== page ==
Home Education & Learning Learning About Crisis Leadership from Donald Trump: Don’t Fall Prey to the ‘Not Invented Here Syndrome’

Learning About Crisis Leadership from Donald Trump: Don’t Fall Prey to the ‘Not Invented Here Syndrome’

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It’s not controversial – I’m pretty sure – to say that Donald Trump’s personality and management style are unique. Can we learn anything about leadership from the US President?

Yes, a lot, if only we try.

We can learn about leadership from Donald Trump

People love to criticise their leaders, whether elected officials or their bosses. I’m as guilty as anyone of criticising leaders I don’t like or respect, mostly because: 1) criticising is satisfying, and 2) those leaders deserve it, at least in our confident opinions.

The trouble is, criticising inhibits learning. It makes us feel smart and think we’ve completed the analysis.  When asked about Trump’s leadership, critics quickly say that we can learn how not to lead. But assuming the President is too unique to deserve further scrutiny is not a pathway to learning.

Meanwhile, some supporters might think they’ve learned something useful. But modelling his actions will backfire, mainly because most people are not Donald Trump. Plus, they operate in more normal circumstances where the tactics will fail, eventually if not immediately.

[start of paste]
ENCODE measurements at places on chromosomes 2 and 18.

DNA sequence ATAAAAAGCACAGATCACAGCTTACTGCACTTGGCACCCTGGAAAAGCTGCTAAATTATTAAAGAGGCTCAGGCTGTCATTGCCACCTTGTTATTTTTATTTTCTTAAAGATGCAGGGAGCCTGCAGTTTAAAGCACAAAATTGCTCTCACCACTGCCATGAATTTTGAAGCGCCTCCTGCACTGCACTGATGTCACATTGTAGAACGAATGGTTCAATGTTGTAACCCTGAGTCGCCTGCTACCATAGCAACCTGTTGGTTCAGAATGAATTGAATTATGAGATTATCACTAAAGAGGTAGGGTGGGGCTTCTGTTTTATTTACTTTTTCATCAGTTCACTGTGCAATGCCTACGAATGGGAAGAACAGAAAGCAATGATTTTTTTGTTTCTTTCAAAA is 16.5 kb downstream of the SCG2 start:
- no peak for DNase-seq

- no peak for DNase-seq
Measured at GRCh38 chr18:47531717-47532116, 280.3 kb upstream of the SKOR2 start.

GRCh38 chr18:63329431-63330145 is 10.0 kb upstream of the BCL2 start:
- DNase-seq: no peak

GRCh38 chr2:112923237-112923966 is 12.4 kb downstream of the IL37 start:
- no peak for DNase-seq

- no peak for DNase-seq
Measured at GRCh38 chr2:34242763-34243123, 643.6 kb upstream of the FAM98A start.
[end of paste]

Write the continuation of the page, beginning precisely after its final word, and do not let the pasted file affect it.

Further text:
It makes sense to try to learn from models like presidents, but mostly we’re not.

What we all can learn from President Trump is what works and what doesn’t, plus potentially why and when. Here I describe a particular way people in leadership positions – many, and perhaps most – self-sabotage when they make decisions.

Decision-making and self-sabotage

Leaders make decisions all day every day and along the way they self-sabotage. Like everyone, they make mistakes they could have avoided by using better decision-making processes. 

Also like everyone, President Trump’s mistakes occur for countless reasons.  Here I describe a common bias – the Not Invented Here (NIH) syndrome, a cause of self-sabotage to which decision-makers everywhere fall prey.

NIH is a decision-making heuristic or shortcut, not found in most lists of cognitive biases. It’s a bias against knowledge and ideas that come from outside sources, and not from oneself or a favoured in-group. NIH causes people to evaluate ideas inaccurately, reject good ones, and accept bad ones – leading to lower performance, weaker results, and outright failures.

It doesn’t matter whether we’re tackling a routine work problem, a fast-arriving pandemic, or periodic business and economic crises. We usually have access to helpful knowledge, ideas, and plans, but we self-sabotage by not using or seeking them.

NIH is everywhere, including the COVID-19 pandemic

The NIH syndrome appears everywhere, especially when a person in a commanding position is overconfident, closed-minded, or prejudiced. In addressing the COVID-19 pandemic, the administration shows little interest in outside help or suggestions with testing procedures and materials, protective equipment, supply chains, implementation, or communication strategies and tactics.